New laws affect the consequences of calling in an overdose
We were cooking up black tar heroin at his place.
It was early in my junkie career and I didn’t yet know how to hit my vein with the needle. My friend was there to help. As he sucked up the hot black liquid with a syringe, I told him I wanted to do my half in two shots. He asked what for, why not slam it all at once? Why not, I thought. He slid the needle into my arm, my blood flooded in and he pushed the plunger.
A hot wave rushed through me. Nausea. I was so tired. The world closed in. I slid off the couch and everything went black.
The light slowly came back and I began to see. My friend was kneeling over me. He seemed frantic — almost foolish. I couldn’t hear anything, but I could see his silent screams.
I had overdosed. My friend said I turned blue and gurgled. My eyes were wide open. He sat on my chest and tried to slap me awake. He was afraid to call 911, and instead called his girlfriend. She came straight over. When she arrived, I was conscious and outside smoking a cigarette. My friend said he had other plans and left us. She took me home, and I spent the night lying awake in bed afraid to sleep.
My friend, like many drug addicts, didn’t want to call 911, because he was afraid the police would arrive and arrest him for using illegal drugs. And they probably would have. I understood the reasoning, but I still selfishly felt my life was worth a minor drug charge. I also wrongly assumed that there might be legal protections for drug users who sought medical aid.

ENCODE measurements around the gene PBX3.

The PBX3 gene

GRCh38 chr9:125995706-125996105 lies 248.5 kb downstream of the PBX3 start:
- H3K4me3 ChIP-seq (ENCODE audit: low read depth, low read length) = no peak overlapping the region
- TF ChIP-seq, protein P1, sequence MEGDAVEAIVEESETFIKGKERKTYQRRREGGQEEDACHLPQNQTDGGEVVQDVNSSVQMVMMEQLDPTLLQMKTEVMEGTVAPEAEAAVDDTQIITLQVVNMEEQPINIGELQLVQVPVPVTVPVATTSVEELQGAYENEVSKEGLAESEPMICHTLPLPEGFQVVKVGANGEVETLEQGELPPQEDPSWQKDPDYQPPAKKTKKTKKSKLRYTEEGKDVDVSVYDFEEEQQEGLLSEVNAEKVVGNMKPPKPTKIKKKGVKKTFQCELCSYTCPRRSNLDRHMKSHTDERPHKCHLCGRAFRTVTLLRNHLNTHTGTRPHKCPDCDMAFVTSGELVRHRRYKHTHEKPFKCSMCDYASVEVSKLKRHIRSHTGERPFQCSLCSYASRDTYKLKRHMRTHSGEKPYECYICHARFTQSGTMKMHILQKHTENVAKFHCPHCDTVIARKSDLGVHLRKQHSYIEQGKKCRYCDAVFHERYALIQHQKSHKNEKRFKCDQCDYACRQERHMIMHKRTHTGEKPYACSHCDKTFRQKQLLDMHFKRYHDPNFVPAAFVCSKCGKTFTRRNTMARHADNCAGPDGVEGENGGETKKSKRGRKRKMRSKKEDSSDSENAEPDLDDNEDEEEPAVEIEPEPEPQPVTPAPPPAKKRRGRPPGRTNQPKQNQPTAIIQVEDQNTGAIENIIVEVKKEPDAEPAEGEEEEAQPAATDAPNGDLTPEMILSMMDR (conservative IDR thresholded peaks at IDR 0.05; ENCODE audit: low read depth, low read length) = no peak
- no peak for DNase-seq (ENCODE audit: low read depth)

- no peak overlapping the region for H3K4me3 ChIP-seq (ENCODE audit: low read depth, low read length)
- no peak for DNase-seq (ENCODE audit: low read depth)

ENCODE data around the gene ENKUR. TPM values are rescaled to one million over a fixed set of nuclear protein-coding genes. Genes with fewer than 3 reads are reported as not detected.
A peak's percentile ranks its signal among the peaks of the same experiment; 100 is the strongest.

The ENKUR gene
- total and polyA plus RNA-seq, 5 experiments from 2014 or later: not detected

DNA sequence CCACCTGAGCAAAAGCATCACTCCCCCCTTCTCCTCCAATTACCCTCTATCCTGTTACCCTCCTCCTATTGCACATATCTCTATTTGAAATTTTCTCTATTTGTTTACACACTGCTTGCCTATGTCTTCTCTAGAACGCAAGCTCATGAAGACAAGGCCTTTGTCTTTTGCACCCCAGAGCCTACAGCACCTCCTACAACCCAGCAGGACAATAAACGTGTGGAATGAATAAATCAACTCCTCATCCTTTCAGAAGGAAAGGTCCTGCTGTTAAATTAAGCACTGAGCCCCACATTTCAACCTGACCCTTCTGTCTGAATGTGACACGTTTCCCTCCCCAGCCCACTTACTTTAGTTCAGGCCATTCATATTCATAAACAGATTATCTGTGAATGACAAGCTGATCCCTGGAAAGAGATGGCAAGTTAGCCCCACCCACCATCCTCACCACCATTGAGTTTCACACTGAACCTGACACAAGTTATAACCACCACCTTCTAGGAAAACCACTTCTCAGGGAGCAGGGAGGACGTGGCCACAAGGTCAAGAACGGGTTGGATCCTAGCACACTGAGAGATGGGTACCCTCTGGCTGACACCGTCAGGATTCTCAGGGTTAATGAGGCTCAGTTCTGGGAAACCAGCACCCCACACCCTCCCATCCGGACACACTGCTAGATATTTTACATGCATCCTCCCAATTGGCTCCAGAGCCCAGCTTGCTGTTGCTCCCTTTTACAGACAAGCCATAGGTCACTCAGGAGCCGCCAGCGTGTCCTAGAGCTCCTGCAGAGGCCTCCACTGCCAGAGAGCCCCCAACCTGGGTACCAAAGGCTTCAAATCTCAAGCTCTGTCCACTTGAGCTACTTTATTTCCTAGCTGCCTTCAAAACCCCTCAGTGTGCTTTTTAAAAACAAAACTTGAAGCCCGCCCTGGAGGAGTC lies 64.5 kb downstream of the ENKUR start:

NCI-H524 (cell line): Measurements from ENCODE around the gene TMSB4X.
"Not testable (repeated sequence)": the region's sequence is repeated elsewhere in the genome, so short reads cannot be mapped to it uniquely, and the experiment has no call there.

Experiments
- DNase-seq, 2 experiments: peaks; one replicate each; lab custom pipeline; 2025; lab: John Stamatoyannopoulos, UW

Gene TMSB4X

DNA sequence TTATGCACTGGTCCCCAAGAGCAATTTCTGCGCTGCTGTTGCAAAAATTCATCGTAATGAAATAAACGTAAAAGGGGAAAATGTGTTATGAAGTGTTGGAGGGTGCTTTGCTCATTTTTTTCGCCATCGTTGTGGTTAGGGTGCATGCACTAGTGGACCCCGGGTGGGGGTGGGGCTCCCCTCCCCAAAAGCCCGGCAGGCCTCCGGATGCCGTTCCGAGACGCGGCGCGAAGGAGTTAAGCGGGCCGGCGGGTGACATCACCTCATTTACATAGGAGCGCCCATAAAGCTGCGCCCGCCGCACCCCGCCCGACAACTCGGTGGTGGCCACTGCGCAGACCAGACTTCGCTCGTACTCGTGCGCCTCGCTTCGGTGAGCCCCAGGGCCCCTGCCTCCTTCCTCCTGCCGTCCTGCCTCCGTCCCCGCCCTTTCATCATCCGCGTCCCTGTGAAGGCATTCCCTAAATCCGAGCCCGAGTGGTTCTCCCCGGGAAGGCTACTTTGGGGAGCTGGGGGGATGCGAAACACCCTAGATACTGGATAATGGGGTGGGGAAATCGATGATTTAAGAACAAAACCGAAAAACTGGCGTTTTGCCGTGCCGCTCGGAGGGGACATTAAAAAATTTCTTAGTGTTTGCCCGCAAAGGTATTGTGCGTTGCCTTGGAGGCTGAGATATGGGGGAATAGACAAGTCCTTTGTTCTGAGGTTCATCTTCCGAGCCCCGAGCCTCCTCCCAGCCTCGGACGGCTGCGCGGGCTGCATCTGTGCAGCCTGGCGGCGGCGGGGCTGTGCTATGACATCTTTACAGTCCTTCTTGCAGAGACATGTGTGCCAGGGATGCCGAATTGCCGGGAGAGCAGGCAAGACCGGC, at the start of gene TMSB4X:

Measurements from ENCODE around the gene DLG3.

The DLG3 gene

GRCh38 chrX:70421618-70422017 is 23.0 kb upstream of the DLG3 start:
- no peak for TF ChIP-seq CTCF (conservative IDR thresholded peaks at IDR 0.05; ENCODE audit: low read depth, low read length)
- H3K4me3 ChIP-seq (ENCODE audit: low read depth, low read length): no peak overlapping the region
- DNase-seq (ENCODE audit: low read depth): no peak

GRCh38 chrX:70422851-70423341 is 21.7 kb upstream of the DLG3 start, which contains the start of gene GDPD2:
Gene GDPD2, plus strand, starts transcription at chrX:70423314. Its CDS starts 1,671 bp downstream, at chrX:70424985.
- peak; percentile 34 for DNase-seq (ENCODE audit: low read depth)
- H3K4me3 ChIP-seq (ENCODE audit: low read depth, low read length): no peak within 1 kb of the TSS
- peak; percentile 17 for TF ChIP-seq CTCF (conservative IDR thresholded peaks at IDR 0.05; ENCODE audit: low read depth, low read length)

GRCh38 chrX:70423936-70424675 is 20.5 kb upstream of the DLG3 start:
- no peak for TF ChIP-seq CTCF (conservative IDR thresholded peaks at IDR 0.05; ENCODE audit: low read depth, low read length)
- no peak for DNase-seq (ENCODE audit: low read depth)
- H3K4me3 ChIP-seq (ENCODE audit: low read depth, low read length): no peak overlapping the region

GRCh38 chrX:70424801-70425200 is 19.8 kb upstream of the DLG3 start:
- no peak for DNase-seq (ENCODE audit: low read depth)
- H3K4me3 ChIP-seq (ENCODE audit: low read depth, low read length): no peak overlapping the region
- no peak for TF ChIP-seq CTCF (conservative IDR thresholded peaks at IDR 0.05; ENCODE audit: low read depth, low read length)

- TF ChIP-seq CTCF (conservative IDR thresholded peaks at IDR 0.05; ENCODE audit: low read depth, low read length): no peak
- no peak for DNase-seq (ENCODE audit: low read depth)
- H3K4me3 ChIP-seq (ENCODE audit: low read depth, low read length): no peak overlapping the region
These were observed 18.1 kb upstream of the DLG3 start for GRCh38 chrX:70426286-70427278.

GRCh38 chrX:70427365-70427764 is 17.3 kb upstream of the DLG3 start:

Only this year did the California “911 Good Samaritan Law” go into effect. The law means to encourage people to seek medical aid when they see someone overdose by providing legal protections against minor drug violations.
In many cases, there is no reason a person should die from an overdose, especially from opiates. For some time now, an opiate overdose antidote has been around called naloxone. In the city, the antidote is given out at needle exchanges in the form of a take-home nasal spray. It’s worked miracles. Before the widespread use of naloxone, hundreds died every year from heroin-related overdoses in the city. From 2010 to early 2012, just eight died.
Back when I was a junkie, the antidote wasn’t available yet at needle exchanges but I knew that paramedics had it. I vowed to always seek aid. So years later when my junkie girlfriend overdosed after I shot her up with too much dope, I called 911 and performed CPR until the paramedics arrived. They revived her in minutes. Just as they were about to take her to the hospital, I reached into her purse and stole all her money. I sneaked off before the police could enter the apartment.
While she sat in the emergency room I called my dealer, went to score and shot up in the parking lot out front. She ended up getting a ticket for being under the influence of a controlled substance.
After that, my girlfriend continued to have mild overdoses, but I would just pump on her chest every five or ten minutes to make sure she was still breathing. I didn’t want to get a ticket, god forbid.
Thanks to the new “911 Good Samaritan” law and naloxone, people no longer need to be placed in the uncomfortable position of having to weigh someone’s life against an arrest.